cultural appropriation

Let’s take a step back and acknowledge that Yoga is the prime example of cultural appropriation intersecting with capitalism to produce a stripped down and consumer-centric version of something that was – and is – originally held intimate to a specific group of people (Indians). Yoga’s defamation in the West has disseminated so extensively that it’s almost been successfully extracted from its roots and made into something completely different- something more stylish, up-and-coming, and for the wealthy who want healthy (or for those who try to replicate that). Yoga hasn’t just been taken from Indians by white people, it’s been taken by white people and then distributed, according to their terms, to everyone else. Such an unfortunate loss.

art hoe

i recently jus learned tht th whole art hoe aesthetic & movement was created by poc 4 poc & rly admire and rrespect the movement i think its rly gr8 tht there is a platform 4 poc 2 express themselves & their art !!!
i just dont kno if its right 4 me as a white person 2 tag my posts as ‘art hoe’ since itt doesnt involve me u kno? idk i heard tht one of the founders said they didnt mind white ppl using the term but idk i jus dnt wanna overtake something 4 poc…
ii have done sum research & read tht it is ‘for poc but not exclusively’ & stuff like that. ive also reaD that theres a fine line between cultural appropriation and cultural appreciation.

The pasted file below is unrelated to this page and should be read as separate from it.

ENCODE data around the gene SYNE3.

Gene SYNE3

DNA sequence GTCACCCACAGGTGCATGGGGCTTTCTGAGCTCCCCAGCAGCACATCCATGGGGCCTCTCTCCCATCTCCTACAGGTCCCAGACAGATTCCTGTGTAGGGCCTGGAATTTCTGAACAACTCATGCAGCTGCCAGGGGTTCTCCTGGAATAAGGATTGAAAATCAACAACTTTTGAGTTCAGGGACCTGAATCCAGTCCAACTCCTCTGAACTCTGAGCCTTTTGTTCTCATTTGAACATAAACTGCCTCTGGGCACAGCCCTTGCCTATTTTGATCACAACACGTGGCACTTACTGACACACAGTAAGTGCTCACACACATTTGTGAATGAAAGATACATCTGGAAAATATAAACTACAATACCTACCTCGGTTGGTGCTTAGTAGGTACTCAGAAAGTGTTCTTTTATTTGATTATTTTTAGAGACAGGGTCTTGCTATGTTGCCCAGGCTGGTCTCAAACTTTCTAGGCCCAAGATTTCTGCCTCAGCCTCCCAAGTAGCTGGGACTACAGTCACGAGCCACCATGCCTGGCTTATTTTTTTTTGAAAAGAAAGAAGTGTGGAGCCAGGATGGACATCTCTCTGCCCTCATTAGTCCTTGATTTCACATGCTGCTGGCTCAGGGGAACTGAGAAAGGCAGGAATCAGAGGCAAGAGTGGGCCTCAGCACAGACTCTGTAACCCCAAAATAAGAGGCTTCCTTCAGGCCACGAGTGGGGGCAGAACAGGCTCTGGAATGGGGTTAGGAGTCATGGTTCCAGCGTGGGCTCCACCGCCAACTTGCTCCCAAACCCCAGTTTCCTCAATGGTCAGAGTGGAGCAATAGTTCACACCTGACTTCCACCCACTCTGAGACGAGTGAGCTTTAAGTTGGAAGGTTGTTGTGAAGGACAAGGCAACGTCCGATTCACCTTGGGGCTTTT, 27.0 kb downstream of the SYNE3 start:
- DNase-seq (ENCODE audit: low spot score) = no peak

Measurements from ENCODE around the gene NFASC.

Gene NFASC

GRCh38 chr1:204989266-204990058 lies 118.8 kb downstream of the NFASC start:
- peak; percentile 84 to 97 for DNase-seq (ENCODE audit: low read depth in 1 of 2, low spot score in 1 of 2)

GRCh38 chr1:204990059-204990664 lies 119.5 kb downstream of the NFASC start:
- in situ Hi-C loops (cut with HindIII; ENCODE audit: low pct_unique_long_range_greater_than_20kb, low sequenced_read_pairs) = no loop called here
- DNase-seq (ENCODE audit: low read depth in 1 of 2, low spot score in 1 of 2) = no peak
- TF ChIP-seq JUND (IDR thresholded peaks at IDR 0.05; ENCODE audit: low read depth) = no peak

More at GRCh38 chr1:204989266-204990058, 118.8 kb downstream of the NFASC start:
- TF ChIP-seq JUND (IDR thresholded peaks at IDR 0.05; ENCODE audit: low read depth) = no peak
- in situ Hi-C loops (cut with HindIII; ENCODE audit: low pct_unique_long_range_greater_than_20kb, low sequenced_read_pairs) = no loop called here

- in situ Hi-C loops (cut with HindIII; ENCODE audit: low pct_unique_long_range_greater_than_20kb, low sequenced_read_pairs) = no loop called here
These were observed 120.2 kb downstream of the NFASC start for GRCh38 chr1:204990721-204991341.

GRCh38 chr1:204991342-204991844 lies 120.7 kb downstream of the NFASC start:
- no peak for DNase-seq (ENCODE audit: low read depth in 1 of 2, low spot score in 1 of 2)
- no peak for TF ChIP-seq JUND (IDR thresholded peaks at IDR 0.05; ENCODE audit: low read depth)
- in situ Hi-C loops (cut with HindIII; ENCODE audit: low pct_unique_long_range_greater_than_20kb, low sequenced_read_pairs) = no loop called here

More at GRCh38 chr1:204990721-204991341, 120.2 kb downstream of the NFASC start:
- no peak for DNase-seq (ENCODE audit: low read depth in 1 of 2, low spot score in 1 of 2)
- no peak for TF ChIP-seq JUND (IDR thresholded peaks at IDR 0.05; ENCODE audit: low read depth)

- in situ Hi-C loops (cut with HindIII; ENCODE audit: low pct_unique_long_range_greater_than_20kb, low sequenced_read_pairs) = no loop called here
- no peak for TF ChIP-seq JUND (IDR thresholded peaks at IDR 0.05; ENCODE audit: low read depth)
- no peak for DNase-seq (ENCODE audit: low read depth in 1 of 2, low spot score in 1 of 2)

idk if me using the term/ making myself part of the movement is  appropriation or appreciation. i wud like sum advice ppls if u can!!!! i love the aesthetic and the movement and everything it stands for but idk if i have a place in it

anonymous asked:

So just to be clear... "White-bread Americans" can worship the Netjer right? Like. Thought it was an open religion but that anon was pretty harsh...


I haven’t found anything so far that indicates that ancient Egyptian culture was closed, or that there would have been any issue with a foreigner participating in the religion or culture. As far as we can tell, the culture and its religion were open, and at times was imperialistic.

So yes, white people can practice Kemeticism. Anyone can practice Kemeticism. We just ask that you don’t be a dick and don’t white wash the gods. That’s really all we care about.

Anons on PU always gotta complain about something. I wouldn’t put a lot of stock into them.

That video I just reblogged, with the possession? It’s important, because that, children, is a living tradition.

There’s a lot of hand-wringing about closed traditions (Vodou is also a closed tradition) and which religions are closed traditions, but do you know what’s just as important, why these traditions deserve respect (I mean, besides the fact that religions deserve respect in general)?

Because they are living traditions, they are still being practiced by people today, they are part of a living, breathing culture.